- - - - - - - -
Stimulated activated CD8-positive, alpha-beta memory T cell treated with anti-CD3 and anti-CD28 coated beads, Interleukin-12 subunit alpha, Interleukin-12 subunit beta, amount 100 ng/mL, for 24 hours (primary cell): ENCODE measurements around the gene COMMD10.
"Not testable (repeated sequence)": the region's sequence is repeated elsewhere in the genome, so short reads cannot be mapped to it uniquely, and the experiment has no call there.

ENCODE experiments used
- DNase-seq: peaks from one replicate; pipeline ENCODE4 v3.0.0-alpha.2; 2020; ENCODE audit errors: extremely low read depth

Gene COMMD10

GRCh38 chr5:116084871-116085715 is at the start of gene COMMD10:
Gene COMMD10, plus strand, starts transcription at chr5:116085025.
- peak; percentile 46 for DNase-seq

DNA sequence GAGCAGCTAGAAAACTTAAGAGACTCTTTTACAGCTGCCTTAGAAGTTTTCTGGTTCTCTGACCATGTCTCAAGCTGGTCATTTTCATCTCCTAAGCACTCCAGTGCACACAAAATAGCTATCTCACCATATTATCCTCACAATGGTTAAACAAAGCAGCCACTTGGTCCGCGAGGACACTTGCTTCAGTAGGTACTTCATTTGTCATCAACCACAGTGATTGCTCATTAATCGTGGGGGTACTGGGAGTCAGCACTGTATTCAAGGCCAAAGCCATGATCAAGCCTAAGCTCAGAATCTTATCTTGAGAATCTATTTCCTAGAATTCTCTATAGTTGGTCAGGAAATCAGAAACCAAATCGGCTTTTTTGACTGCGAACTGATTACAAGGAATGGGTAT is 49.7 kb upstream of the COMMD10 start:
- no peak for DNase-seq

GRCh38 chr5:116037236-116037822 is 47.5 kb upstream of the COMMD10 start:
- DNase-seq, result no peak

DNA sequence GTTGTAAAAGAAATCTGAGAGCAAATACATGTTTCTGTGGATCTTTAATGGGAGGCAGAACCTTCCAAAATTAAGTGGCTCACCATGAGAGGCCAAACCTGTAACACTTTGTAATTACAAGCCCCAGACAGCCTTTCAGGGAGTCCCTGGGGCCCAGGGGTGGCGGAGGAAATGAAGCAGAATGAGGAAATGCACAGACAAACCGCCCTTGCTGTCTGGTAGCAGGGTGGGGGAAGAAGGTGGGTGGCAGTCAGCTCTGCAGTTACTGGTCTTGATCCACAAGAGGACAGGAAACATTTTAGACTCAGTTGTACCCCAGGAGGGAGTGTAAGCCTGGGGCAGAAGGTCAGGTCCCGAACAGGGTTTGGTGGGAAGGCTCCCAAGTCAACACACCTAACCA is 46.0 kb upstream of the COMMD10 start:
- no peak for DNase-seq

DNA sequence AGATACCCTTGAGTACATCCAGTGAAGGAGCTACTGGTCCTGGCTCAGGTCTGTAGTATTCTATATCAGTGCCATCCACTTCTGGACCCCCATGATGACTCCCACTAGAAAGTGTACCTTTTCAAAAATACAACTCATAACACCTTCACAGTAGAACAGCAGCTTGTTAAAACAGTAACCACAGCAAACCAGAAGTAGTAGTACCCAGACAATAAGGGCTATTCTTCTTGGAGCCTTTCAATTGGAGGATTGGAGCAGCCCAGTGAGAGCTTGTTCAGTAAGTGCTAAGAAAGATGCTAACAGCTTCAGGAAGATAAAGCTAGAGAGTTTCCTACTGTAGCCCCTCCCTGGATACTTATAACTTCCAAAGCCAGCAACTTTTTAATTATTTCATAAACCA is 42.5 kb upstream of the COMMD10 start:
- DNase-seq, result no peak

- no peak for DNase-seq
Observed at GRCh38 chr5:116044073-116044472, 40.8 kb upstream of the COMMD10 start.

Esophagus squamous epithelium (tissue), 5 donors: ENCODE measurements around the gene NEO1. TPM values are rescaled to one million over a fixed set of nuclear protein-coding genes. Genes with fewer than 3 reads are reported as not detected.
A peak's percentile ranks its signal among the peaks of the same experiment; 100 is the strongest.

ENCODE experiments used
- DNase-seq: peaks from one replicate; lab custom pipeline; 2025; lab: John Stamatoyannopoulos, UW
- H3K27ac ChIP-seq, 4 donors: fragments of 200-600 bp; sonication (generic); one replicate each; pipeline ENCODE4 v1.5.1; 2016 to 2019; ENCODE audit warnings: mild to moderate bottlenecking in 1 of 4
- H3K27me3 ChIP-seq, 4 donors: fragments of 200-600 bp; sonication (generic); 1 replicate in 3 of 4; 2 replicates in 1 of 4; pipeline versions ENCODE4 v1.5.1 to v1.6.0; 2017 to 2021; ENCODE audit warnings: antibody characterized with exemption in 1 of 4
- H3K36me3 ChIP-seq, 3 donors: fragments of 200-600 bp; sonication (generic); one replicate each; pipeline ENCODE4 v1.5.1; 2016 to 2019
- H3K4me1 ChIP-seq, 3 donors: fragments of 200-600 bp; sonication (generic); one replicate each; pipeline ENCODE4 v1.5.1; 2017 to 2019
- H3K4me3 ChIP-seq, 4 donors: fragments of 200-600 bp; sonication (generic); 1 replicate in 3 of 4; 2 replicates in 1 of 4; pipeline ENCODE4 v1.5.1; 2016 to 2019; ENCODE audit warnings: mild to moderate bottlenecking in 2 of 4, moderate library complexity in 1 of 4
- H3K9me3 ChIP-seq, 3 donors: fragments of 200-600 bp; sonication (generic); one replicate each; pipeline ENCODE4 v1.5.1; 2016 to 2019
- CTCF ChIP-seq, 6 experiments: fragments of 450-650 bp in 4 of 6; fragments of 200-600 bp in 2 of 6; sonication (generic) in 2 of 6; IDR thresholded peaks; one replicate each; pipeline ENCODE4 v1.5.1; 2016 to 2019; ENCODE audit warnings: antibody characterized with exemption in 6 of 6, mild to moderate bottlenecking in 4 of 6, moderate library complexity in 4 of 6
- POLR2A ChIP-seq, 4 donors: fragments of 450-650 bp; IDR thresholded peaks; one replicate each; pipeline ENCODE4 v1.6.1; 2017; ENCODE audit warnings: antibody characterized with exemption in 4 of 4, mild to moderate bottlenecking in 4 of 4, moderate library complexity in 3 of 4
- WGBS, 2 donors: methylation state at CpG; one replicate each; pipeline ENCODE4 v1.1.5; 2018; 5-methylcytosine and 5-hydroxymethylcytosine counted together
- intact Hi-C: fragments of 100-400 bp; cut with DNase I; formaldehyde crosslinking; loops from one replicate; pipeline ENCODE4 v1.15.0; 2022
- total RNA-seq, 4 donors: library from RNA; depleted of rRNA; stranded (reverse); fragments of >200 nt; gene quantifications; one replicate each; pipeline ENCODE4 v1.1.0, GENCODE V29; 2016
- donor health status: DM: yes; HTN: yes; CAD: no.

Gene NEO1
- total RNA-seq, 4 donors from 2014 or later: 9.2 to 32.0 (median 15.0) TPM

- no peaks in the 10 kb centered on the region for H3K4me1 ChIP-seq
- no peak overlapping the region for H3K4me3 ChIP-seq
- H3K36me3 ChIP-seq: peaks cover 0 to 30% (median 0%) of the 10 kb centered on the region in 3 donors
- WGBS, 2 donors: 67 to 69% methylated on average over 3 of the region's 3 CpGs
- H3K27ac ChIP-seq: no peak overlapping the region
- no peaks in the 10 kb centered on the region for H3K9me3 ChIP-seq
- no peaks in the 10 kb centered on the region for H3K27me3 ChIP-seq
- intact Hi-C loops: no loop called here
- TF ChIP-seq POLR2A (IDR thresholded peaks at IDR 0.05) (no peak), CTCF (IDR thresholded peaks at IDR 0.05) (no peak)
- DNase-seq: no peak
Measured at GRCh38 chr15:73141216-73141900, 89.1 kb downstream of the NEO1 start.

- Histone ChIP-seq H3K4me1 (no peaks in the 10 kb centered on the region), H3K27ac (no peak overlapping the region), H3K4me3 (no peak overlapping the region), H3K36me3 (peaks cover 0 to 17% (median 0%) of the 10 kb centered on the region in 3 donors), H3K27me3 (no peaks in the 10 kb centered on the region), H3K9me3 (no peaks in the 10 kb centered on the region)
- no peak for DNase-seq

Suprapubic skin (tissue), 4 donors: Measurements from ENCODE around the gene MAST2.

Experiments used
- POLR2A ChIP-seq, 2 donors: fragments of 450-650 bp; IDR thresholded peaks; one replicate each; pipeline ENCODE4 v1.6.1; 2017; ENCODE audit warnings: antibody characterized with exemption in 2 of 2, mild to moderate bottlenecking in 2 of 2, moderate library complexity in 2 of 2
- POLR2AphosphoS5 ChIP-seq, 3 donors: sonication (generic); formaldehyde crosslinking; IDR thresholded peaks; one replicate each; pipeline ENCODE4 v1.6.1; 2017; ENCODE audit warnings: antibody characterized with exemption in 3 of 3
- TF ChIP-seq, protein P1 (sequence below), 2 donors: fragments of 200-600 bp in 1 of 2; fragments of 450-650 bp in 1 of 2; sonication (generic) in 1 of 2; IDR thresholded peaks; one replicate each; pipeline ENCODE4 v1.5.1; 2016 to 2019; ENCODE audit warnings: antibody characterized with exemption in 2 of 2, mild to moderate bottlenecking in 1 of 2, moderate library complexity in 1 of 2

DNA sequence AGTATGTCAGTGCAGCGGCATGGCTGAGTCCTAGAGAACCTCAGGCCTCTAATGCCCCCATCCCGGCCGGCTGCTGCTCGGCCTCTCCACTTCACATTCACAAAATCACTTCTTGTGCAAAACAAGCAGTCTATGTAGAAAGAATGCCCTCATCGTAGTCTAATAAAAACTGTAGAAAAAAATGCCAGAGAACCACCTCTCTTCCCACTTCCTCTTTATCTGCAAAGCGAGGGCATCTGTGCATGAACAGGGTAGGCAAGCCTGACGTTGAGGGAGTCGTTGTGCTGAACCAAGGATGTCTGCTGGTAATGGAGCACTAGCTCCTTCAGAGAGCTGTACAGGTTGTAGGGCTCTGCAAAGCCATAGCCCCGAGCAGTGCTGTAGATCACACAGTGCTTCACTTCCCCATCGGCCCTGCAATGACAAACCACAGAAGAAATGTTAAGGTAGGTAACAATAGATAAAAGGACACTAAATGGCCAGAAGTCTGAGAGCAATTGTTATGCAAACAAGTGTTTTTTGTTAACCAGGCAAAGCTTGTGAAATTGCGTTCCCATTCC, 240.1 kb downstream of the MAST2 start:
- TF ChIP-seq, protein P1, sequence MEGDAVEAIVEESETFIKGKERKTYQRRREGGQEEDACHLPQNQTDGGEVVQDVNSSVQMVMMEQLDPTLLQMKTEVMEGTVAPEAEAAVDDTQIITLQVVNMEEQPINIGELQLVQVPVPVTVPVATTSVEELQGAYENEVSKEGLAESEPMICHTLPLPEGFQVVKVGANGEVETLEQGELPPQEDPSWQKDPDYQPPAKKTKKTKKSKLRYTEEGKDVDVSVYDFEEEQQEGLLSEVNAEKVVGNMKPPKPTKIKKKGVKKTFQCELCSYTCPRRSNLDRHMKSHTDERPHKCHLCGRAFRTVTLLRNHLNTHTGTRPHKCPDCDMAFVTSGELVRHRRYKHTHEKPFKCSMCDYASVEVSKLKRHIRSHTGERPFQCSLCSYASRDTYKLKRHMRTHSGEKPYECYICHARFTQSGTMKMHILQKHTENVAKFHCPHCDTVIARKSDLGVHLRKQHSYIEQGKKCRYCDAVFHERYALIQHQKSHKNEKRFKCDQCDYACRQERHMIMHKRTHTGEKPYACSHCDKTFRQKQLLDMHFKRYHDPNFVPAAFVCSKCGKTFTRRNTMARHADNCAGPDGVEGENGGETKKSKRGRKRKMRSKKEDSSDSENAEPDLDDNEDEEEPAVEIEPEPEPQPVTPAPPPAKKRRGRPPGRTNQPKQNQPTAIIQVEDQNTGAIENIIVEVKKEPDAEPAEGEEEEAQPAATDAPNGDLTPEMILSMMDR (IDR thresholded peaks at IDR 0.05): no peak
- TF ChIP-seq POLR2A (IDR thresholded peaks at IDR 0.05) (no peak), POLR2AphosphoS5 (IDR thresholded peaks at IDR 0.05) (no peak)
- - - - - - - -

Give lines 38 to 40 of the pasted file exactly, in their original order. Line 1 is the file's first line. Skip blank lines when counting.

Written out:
- no peak overlapping the region for H3K4me3 ChIP-seq
- H3K36me3 ChIP-seq: peaks cover 0 to 30% (median 0%) of the 10 kb centered on the region in 3 donors
- WGBS, 2 donors: 67 to 69% methylated on average over 3 of the region's 3 CpGs